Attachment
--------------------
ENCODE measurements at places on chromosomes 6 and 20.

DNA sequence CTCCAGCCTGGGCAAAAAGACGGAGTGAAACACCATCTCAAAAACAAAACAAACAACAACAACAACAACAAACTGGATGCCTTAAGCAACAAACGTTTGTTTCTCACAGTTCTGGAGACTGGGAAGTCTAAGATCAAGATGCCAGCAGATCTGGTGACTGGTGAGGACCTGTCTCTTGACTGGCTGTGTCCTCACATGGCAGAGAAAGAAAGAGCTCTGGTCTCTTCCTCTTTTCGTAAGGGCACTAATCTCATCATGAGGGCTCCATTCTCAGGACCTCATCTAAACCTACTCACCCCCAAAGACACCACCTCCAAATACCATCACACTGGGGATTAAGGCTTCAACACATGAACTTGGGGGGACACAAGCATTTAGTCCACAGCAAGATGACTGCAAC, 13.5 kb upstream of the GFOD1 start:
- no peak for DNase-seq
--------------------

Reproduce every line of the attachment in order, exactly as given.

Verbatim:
ENCODE measurements at places on chromosomes 6 and 20.

DNA sequence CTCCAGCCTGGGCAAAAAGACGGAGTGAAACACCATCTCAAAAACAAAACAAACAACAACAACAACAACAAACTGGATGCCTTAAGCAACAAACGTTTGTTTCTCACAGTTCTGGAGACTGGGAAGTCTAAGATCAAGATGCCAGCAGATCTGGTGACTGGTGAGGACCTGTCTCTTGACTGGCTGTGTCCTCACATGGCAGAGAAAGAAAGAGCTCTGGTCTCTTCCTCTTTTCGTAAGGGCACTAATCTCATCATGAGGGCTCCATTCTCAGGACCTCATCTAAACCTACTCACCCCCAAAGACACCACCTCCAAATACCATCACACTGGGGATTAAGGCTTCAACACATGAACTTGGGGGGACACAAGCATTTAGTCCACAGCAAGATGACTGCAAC, 13.5 kb upstream of the GFOD1 start:
- no peak for DNase-seq